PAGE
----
Despite these positive actions by authorities, counterfeiting continues to run rampant in China. In fact, Pharmaceutical Research and Manufacturers of America (PhRMA) requested that China be subject to Section 306 monitoring for the 2014 Special 301 Report. In other words, PhRMA has designated China as a nation that has “the most harmful acts, policies, and practices, which, in turn, have the greatest adverse impact on the US innovative biopharmaceutical industry.” This is due to several factors. Profit margins for counterfeiting drugs often run as high as a thousand times more than the profits for drug trafficking in China. In many cases, local chemical companies violate CFDA requirements by producing bulk chemicals without registration and selling them to counterfeiters. This is especially problematic, because under current regulations, chemical companies must only self-report if they are producing raw materials for pharmaceuticals. Finally, Chinese customs officials rarely exercise their authority to monitor and seize questionable biopharmaceutical exports.

Although the task is great, China appears committed to combating counterfeiting. By rewarding and promoting law enforcement efforts, the central government can enhance the integrity of their national supply chain at the local and provincial levels. By prosecuting counterfeiters and shutting down illegal Internet sites, China can send a clear message of deterrence. Finally, by working closely with each other, the United States and China can serve as an example of a best practice for other multinational efforts to reduce global counterfeiting.

Although each nation’s method may differ slightly, the movement towards more universal serialization and the use of the Internet to implement such a system is a step in the right direction. As the nations’ new initiatives are put into place, organizations will have the opportunity to tweak the systems to improve efficiency and reliability. As these initiatives progress, we may ultimately greatly reduce the presence of counterfeit pharmaceuticals in the legal supply chain.


Fiona Barry, “Think You’re on Track for 2018 EU Serialization? No You’re Not,” in-Pharma Technologist (February 4, 2015), available at http://www.in-pharmatechnologist.com/Regulatory-Safety/Think-you-re-on-track-for-2018-EU-serialisation-No-you-re-not

EFPIA et al., Serialization and Product Verification—Helping to Secure the Legal Supply Chain for Greater Patient Safety (2014).

EPC Information Services, EPCIS Version 1.1 Specification (2014).

Fact Sheet No. 275, “Medicines: SFFC Medicines,” World Health Organization (2012), available at http://www.who.int/mediacentre/factsheets/fs275/en/

Frequentz, RxTrace U.S. Pharma Traceability Survey (2015).

Infosys, Pharmaceutical Serialization Track & Trace: Easy Guide to Country-Wise Mandates (2014).

Gareth Jones, “The Falsified Medicines Directive: Time to Get It Right,” The Pharmaceutical Journal (October 16, 2014), available at http://www.pharmaceutical-journal.com/opinion/comment/the-falsified-medicines-directive-time-to-get-it-right/20066783.article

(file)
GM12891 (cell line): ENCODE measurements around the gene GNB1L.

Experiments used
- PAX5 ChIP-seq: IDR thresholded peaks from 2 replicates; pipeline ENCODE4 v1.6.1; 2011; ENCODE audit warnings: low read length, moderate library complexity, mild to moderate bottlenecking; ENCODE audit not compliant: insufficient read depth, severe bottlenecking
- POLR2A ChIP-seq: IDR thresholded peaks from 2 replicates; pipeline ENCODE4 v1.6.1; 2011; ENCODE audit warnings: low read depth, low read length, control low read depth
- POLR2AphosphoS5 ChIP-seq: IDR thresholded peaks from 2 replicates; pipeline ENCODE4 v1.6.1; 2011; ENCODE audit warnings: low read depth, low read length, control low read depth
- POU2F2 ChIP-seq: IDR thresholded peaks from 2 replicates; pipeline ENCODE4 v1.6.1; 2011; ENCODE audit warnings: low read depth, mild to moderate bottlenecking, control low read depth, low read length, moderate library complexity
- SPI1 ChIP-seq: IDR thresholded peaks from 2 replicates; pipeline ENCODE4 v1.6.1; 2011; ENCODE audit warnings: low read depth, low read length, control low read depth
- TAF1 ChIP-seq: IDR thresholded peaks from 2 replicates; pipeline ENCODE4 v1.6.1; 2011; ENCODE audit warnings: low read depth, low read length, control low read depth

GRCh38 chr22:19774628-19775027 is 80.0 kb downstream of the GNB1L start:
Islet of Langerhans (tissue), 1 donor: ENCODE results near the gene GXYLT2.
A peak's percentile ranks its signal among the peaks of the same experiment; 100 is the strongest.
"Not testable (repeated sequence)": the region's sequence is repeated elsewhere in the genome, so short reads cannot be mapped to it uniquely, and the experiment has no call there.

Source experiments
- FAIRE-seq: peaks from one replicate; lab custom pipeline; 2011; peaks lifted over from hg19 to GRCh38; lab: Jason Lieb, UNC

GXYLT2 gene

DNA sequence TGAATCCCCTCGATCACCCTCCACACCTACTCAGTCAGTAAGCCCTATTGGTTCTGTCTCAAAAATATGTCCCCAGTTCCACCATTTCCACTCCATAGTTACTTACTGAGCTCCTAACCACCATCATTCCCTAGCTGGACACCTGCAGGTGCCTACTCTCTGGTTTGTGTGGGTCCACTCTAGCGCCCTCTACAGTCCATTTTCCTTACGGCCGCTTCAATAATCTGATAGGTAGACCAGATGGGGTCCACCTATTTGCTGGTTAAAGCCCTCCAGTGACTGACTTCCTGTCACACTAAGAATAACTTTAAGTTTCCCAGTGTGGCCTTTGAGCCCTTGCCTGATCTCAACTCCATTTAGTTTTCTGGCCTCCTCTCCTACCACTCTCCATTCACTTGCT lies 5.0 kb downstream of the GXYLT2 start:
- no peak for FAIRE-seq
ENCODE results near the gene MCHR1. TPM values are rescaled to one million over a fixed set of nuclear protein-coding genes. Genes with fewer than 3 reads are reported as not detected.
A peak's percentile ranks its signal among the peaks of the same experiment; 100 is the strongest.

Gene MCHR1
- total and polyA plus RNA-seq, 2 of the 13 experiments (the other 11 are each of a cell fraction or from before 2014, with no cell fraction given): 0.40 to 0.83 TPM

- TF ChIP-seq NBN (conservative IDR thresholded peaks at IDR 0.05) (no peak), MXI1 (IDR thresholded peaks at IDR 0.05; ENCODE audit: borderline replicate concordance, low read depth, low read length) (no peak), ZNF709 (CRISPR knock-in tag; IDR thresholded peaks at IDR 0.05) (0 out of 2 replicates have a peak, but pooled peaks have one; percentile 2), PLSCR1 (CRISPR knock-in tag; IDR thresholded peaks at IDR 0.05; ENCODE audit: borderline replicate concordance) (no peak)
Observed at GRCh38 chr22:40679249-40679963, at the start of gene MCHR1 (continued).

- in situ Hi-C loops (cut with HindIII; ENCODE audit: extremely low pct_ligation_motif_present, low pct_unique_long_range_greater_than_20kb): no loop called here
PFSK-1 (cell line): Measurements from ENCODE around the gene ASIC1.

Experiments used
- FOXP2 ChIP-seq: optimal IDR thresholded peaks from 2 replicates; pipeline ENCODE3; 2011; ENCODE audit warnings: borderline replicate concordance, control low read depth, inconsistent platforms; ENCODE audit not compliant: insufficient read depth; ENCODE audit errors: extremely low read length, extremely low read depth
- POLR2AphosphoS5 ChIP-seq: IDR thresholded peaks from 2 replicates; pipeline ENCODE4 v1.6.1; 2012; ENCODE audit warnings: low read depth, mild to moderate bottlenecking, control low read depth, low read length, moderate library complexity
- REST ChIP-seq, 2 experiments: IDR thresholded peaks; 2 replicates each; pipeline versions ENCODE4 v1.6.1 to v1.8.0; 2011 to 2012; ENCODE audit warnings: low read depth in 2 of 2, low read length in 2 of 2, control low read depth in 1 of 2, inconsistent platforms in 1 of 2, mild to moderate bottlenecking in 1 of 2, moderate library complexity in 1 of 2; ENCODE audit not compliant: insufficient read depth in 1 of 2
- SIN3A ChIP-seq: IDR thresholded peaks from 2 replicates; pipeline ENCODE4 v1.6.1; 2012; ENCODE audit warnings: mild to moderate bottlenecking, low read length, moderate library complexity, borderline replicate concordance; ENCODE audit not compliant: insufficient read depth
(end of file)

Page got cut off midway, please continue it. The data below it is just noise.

Catharine Paddock, “Fake Drugs Increasing on the Net and Finding their Way into Legitimate Supplies,” Medical News Today (February 22, 2012), available at http://www.medicalnewstoday.com/articles/242018.php

Pharmaceutical Research and Manufacturers of America (PhRMA), Special 301 Submission 46 (2014).

Dirk Rodgers, From Lot to Serialization Traceability (2015).

Susan Scutti, “Global Problem of Counterfeit Drugs Affects Even Legitimate Sources, Such as Hospitals and Pharmacies,” Medical Daily (April 20, 2015), available at http://www.medicaldaily.com/global-problem-counterfeit-drugs-affects-even-legitimate-sources-such-hospitals-and-329914

[1] Formed in 2005, GS1 facilitates industry initiatives and administers the GS1 System of standards. The GS1 Standards “provide unique identification of items and products that provide the link between the item and the information pertaining to it.” GS1 assigns unique identification numbers to products, logistic units, and assets in the supply chain, allowing information to be passed from the manufacturer to the consumer.

[2] EPCIS is a GS1 Standard used to share and capture information about the movement of goods through the supply chain. Companies choose the points in their operations at which they want to capture “EPCIS events” to record data as goods pass through those points. This information can then be shared with trading partners or used in internal business applications.

[3] Otherwise known as the EDI 856 transaction, the EDI ASN is utilized to electronically communicate the contents of a shipment to a trading partner. It is sent in advance of a shipment arriving at the partner’s trading facility, and it includes a variety of data, such as order information, carrier information, and pack level information.

The views and opinions expressed in this article are those of the author and do not necessarily reflect the opinions, position, or policy of Berkeley Research Group, LLC or its other employees and affiliates.